Those who take a closer look at the allocation of advertising budgets will notice that an isolated examination of individual marketing channels is inefficient. Multimedia use is increasing and consumers interact with brands and companies in various ways, creating numerous contact points. This is why you should never evaluate individual advertising efforts as effective or ineffective. It is much more important to look at the big picture and to analyze how the channels are being used by the consumers in the different phases of the purchasing process.
Far-reaching display campaigns can be used to call attention to new products. Specific search queries, on the other hand, come often at the end of a purchasing process – and under the “last cookie wins” principle more conversions are attributed to them. However, due to the increasing interaction between the different digital channels this method does not adequately evaluate the effectiveness and the efficiency of the marketing measures.
The conversion attribution, currently much discussed in online marketing, can help you solve this problem. It determines to what percentage an advertising channel contributed to the conversion. By using alternative attribution models advertisers can find out which channels initiated the purchase and which channels profited from it. With this knowledge advertising efforts can be directed more precisely than ever towards those channels, which are most frequently used by the target group. Ideally, this way you can find out how much each channel contributes to the conversion goal. You can depict different attribution scenarios in order to detect which advertising channel reaches the user in which phase of their purchasing decision process.
The probably best-known form of conversion attribution is the “last cookie wins” model: if a user clicks on several advertising mediums from different advertising channels before he decides to purchase the product, the conversion will only be attributed to the last advertising medium he or she clicked on. Despite many critical voices this model is still widely used since it can be easily calculated and is very comprehensible. Many publishers criticise this allocation method for rewarding only absorbing channels such as coupon portals and retargeting – informative portals calling the user’s attention to new products get a raw deal.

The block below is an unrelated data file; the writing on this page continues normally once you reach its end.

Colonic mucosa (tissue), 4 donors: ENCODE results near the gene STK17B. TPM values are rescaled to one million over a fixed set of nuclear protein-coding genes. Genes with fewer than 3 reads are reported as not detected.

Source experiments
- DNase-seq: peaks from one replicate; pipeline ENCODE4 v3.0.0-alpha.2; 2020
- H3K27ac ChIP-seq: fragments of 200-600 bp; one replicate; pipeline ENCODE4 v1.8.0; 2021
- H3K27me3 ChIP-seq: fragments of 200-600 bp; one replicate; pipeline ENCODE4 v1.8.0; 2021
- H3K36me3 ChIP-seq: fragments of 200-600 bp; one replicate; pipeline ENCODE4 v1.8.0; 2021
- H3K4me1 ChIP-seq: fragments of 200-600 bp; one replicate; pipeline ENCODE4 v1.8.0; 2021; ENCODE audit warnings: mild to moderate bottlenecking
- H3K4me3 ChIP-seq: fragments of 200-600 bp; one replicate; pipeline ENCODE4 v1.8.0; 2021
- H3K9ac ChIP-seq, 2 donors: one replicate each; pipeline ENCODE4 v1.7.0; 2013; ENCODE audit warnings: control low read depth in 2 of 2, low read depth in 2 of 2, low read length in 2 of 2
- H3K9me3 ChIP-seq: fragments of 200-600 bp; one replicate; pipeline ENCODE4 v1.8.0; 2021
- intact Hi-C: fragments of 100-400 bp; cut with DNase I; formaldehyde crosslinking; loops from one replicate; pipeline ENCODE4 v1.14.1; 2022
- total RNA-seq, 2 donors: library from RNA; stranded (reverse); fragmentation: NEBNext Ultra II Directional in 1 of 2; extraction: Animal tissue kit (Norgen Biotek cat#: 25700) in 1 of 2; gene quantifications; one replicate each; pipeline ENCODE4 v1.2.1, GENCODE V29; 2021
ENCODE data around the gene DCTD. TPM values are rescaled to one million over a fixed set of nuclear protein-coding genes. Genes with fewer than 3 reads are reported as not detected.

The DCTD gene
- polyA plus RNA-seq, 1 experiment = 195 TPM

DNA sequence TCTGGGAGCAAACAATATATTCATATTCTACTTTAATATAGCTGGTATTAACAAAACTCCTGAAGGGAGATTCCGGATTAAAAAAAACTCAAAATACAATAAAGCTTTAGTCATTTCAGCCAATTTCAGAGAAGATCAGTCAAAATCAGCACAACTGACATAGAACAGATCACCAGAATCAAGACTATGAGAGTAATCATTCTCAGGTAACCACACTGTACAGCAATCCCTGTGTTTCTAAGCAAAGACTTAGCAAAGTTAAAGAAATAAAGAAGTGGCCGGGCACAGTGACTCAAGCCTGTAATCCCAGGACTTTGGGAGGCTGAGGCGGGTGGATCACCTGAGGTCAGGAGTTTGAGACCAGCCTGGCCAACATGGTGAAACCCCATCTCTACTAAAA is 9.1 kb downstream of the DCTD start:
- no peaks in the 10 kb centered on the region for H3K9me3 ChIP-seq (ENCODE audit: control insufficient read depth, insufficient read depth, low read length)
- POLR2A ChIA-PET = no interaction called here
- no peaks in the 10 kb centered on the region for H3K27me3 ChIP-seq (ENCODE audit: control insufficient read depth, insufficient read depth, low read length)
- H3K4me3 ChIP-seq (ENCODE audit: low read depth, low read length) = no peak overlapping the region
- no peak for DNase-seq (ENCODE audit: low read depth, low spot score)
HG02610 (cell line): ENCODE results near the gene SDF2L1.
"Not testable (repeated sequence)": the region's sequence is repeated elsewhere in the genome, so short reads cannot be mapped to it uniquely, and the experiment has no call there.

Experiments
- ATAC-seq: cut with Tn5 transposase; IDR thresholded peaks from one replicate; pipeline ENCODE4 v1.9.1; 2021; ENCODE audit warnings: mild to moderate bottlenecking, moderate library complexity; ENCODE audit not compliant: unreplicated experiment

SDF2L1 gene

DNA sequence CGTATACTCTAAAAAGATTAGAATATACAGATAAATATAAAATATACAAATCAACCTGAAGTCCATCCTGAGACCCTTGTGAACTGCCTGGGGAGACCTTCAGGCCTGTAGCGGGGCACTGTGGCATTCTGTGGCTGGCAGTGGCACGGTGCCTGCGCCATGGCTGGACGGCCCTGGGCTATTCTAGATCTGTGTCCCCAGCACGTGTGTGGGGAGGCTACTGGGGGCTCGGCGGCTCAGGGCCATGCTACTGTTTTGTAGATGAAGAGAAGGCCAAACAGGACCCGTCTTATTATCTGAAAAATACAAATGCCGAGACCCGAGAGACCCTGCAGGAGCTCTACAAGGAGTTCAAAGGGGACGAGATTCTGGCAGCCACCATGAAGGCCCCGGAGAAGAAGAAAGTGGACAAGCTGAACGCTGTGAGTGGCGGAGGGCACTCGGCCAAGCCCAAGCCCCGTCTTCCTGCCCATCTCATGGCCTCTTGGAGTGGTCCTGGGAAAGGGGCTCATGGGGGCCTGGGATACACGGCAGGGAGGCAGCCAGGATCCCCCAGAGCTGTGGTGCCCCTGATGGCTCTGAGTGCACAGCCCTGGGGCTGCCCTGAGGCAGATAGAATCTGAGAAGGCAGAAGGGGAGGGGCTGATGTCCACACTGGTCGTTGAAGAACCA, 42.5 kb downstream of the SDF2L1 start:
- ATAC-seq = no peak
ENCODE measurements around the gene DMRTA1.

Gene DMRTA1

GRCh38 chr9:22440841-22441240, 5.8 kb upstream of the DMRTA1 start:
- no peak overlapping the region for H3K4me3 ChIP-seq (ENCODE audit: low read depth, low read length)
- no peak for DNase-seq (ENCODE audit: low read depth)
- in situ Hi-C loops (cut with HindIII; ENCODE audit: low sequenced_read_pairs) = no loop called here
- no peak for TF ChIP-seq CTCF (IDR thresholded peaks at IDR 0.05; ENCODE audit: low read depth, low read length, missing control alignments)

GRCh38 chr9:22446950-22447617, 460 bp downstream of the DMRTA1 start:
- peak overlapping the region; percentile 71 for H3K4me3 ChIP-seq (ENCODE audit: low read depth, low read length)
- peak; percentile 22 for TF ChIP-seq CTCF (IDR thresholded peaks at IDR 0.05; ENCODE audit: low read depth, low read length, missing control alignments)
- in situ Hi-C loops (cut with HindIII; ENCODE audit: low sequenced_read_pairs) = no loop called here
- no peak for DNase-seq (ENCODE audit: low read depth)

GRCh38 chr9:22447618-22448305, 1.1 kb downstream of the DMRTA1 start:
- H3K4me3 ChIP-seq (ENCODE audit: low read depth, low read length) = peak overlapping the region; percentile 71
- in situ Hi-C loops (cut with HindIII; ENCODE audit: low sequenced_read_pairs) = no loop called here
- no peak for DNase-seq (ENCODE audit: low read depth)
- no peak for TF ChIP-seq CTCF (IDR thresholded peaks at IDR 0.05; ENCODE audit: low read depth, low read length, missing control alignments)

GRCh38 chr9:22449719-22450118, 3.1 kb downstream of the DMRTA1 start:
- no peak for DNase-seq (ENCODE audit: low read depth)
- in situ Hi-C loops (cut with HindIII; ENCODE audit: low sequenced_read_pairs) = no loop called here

If you want to identify the channels that initiated the conversion it is worth displaying the click path with the “first cookie wins” model. This means even if the buyer clicked on several advertising mediums, the conversion will only be attributed to the first click.
These two opposing attribution possibilities allow you to claim among others “first cookie wins” or “last cookie wins” channels. If the conversion shares for the advertising mediums are very different between each method, it only underlines the importance of the interplay between the respective channels. For instance, banner advertising is given much attribution in the “first cookie wins” model but only a few in the “last cookie wins” model, which is an indication that this measure creates mainly awareness but it depends on absorbing channels such as SEA brand or retargeting. The analyses are therefore good indicators to help learn more about the advertising effect of one’s marketing measures.
Overall, advertisers should look at their marketing efforts as a whole and calculate different attribution scenarios in order to find out more about their customer’s behavior. Channels initially regarded as ineffective might reveal themselves to be very valuable in calling the user’s attention to the offer.
In our next blog entry we will use an example of the different allocation scenarios and illustrate the effects it has on the evaluation of each channel’s effectiveness. This results in particular in a different cost-per-order for each channel, depending on the selected attribution scenario, which represents the basis for online budget management.